Hey, do you hear that noise – that whooshing sound coming from all around the country?

It's from patients like Theresa Williams Pope, who is exhaling in relief.

"If not for this place, I don't know where we'd go," said Pope, 62, during her visit this week to the Hunting Park office of the Family Practice and Counseling Network (FPCN). It's a federally funded community network of six health centers that provide high-quality care for low-income people.

Run by nurse practitioners, FPCN is a gleaming, beautiful godsend of an operation that has won reams of national best-practice awards for its model of care.

Until last Friday, when the president signed a budget that reauthorized funds for America's 10,280 community health centers, the future of FPCN was in jeopardy. Which meant the future of Pope, her son, and FPCN's 25,000 other patients was in jeopardy, too.

Pope's son is 32 and schizophrenic. For years, the medical care he received elsewhere was so inadequate, he often had to be hospitalized for erratic behavior. The experiences terrified him, which only exacerbated his mental crises.

"No one could help him" outside of a hospital, says Pope. "All I wanted was to keep him home with me."

The sun came out when Pope found FPCN.

"They embraced us," says Pope, whose use of the word us indicates how deeply her son's illness impacts them both. "They refused to turn us away, even when my son was at his worst. I'd be panicking and they'd say, 'It's OK — we'll figure this out.' "

Slowly, her son stabilized as the staff at FPCN patiently tried different medicines and therapies. The better he got, the more he trusted the staff and the more willing he was to comply with his treatment plan.

Which has kept him out of the hospital ever since.

Pope's is one of countless success stories that unfold every year in America's 10,280 community health centers, where 102.5 million visits occur annually. For 50 years, their federal funding has been solid, thanks to bipartisan support that has remained strong since the country's first two centers opened in 1965 during Lyndon Johnson's War on Poverty.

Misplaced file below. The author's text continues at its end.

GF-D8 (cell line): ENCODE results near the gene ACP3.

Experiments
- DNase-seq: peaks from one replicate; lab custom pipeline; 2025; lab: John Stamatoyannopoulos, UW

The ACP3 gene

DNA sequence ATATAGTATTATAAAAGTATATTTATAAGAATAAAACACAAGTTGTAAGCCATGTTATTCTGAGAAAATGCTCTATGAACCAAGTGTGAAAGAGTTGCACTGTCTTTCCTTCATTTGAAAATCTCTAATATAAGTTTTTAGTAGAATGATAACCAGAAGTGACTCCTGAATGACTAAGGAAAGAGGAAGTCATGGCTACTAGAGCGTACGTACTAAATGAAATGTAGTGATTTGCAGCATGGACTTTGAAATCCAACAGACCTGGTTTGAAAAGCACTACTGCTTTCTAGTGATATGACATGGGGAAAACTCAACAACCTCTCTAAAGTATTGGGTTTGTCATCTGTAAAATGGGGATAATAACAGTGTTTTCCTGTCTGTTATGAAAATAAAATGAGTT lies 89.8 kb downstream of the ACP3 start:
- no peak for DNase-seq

But Sept. 30, the key federal-funding source for the centers expired. It was extended through March 18, but no one knew if or to what extent the centers would be financed in a budget forged by a Congress whose majority hasn't much empathy for the poor and vulnerable.

To save every penny for a worst-case scenario, many centers across the country started closing satellite offices, laying off staff, or reducing hours at their sites. Others nervously dipped into reserve funds while considering the unthinkable, like ending dental, mental-health, and addiction services that had been improving the lives of the unlucky.

"This is the first time anything like this has happened," says Jim Willshier, policy director of the Pennsylvania Association of Community Health Centers. The state has 300 center sites in 52 counties, whose 806, 000 patients generate three million visits per year.

"It really creates barriers to care," he says.

The worry ended last Friday, when Donald Trump signed a budget that not only reauthorized funding to the country's community health centers but actually expanded it.

In other words, bipartisan humanity and common sense won the day. Even a Congress as fractured and warring as ours knows that this country has gotten it right when it comes to our community health centers.  Because 50 years of evidence shows that the centers deliver efficient, compassionate, and cost-effective care.

Increased access to timely primary and preventive services does more than save and improve quality of lives. It generates $24 billion in annual savings to America's health-care system, especially by reducing expensive ER visits, whose average per-visit cost is six times that of a center one.

"We're thrilled," says nurse practitioner Donna Torrisi, who heads FPCN. "We've made so much progress over the past years, the thought of cutting back was devastating."

Pope couldn't be happier, either. Now that her son is on a right track, it's time for her to get there too. She just completed her master's degree in film and now produces videos for her church. Next, she wants to prioritize her well-being.

"I've been so worried about my son, I've neglected myself," she says. So she has started seeing FPCN nurse practitioner Tarik Khan to improve her own health.

An ounce of prevention saves lives. And billions of dollars to all of us.